And then a Currawong arrived!

If it wasn’t enough that the WBSE ‘Dad’ decided that he would keep vigil over his nest and Daisy’s eggs all morning, the Currawong that had been pestering Dad returned later when the eggs were exposed and no one was home!

The Pied Currawong is a nuisance to the WBSE. They dive at them especially when they have a nest in the area but, sadly, they also chase after the young eaglets and often send them out of the forest before they are really mature enough to leave.

At 14:55 a ‘Curra’ came on to the nest. It saw the egg that Dad had rolled out and attempted to eat it. It rolled it around in the nest but to no avail. The egg did not fit in its beak and, perhaps, because it was young, it did not know just to beat and break the ones in the nest.

But that Curra threw a hissy fit because of it! It took all of the down it could find and threw that over the rim of the big nest and then went and pulled the down that Daisy has so beautifully built her egg cup with and threw it over the rim. And then it left, in a big puff.

Daisy finally returns to the nest at 17:51. Within a few minutes she has rolled her egg back into the nest cup and has begun pulling leaves once again over to help insulate her eggs. At the time of this writing I do not know if she has enough down left on her breast to pull and add some more to the nest. The old pieces are too full of twigs and leaves to be of use to the duck.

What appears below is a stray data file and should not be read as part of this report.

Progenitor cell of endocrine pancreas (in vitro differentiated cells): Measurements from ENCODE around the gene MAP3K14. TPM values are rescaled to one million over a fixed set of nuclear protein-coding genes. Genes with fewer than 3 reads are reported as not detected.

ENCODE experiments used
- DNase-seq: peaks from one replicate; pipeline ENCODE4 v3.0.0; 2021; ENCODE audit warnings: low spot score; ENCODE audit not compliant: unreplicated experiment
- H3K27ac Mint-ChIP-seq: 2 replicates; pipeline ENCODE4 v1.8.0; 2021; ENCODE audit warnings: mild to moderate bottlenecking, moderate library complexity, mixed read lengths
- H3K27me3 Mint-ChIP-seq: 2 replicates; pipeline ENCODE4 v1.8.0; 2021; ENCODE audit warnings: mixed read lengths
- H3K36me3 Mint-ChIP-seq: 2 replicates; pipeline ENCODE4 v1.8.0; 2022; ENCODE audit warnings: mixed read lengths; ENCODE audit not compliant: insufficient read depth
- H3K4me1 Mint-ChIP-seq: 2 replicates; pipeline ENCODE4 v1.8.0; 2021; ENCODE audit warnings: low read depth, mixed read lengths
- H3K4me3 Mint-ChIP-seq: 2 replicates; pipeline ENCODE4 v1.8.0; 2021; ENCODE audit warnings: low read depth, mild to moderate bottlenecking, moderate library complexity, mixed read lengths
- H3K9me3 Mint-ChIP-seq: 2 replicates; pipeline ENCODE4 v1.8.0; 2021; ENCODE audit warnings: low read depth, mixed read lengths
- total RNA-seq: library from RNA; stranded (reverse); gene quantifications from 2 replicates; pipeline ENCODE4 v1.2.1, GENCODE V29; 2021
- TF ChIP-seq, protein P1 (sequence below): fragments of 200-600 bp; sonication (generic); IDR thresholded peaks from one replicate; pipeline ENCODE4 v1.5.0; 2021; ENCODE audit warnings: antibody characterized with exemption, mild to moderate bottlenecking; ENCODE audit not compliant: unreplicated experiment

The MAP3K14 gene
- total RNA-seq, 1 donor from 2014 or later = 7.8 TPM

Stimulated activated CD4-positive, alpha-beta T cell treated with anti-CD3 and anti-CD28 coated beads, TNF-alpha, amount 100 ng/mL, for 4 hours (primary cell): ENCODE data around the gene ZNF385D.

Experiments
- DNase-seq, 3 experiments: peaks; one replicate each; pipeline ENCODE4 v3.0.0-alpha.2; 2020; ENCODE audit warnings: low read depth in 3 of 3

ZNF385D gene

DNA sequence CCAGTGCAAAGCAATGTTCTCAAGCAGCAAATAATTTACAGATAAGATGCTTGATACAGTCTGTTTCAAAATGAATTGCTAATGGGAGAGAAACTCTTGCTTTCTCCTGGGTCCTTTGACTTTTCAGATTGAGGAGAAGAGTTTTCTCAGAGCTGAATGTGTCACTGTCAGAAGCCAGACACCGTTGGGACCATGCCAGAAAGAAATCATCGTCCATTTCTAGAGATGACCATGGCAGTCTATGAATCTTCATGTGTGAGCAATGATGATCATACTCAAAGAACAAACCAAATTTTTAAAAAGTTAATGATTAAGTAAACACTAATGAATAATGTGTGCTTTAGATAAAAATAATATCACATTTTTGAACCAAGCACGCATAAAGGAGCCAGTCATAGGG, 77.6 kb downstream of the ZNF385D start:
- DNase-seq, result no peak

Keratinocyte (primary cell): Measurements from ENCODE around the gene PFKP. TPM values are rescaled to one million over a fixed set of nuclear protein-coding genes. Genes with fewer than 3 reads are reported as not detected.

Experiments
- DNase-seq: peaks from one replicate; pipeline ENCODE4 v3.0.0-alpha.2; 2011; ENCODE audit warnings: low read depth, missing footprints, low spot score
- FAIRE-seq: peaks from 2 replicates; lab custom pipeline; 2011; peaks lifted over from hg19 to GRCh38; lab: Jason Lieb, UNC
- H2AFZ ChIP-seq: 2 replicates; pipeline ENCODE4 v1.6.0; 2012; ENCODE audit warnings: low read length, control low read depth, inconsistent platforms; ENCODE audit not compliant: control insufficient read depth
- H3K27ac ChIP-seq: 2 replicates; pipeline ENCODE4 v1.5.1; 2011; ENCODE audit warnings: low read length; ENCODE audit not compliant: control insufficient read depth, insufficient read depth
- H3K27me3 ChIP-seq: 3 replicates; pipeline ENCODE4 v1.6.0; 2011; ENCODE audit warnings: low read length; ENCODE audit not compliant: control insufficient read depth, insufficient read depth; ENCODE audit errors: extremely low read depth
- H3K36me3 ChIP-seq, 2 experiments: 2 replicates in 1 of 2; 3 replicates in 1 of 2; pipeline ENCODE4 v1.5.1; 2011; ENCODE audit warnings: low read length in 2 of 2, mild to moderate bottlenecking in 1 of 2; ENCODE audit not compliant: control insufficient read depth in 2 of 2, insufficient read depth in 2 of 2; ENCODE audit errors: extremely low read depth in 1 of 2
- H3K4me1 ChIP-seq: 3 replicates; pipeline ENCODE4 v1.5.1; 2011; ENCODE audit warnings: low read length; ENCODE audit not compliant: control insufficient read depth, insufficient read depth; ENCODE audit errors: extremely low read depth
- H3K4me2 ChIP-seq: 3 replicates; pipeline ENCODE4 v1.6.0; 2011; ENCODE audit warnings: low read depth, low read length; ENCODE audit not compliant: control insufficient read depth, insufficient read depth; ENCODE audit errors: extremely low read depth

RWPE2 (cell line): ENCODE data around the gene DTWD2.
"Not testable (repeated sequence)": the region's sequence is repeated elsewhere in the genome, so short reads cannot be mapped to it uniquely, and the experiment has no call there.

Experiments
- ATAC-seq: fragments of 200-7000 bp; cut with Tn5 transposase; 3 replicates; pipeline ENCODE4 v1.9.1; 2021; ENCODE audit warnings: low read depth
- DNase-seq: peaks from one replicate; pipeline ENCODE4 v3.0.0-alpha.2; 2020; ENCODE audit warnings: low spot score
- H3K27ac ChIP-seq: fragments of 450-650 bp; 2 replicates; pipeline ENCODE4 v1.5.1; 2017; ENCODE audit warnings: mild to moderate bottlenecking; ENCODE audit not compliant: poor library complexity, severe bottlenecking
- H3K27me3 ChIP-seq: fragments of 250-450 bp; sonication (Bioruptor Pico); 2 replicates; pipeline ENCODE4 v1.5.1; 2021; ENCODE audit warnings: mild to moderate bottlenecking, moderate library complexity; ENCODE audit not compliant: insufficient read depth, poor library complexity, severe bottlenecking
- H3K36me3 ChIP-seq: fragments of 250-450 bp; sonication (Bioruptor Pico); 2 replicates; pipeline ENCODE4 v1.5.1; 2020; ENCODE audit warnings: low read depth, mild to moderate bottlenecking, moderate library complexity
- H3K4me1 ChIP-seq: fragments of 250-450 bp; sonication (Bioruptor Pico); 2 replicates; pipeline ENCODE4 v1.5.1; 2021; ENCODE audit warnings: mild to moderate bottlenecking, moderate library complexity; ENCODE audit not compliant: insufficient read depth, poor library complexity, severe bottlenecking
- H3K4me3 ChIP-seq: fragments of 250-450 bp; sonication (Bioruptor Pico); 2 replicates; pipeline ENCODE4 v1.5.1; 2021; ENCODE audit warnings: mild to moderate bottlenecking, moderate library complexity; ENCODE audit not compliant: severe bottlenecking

It is nearly dawn in Australia and Daisy remains quietly incubating her eggs. The sun will rise around 6:05 and that is the time that the WBSE usually arrive to check their nest for its ‘illegal’ occupant.

As dawn breaks, Daisy awaits another day. The little duck who has faced such adversity continues to brood her eggs. No one knows whether or not the heat from the sun will have kept the eggs warm enough for them to hatch. Indeed, no one knows if the eggs are even fertile. But there is a single male down by the canal that Daisy joins when she is foraging. And that male came with her to make a hole in this big sea eagle nest around December 11, 2020. Hopefully they are fertile and Daisy will endure. But the life of any bird is full of adversity.

Will the White Bellied Sea Eagles return to the nest? will they come and leave? Will Dad decide to stay all day? It certainly seems that he can sit for hours and that is what I am told eagles do – sit and sit for long periods of time. If no one is on the nest again, will the Curra return to destroy Daisy’s nest? We wait.

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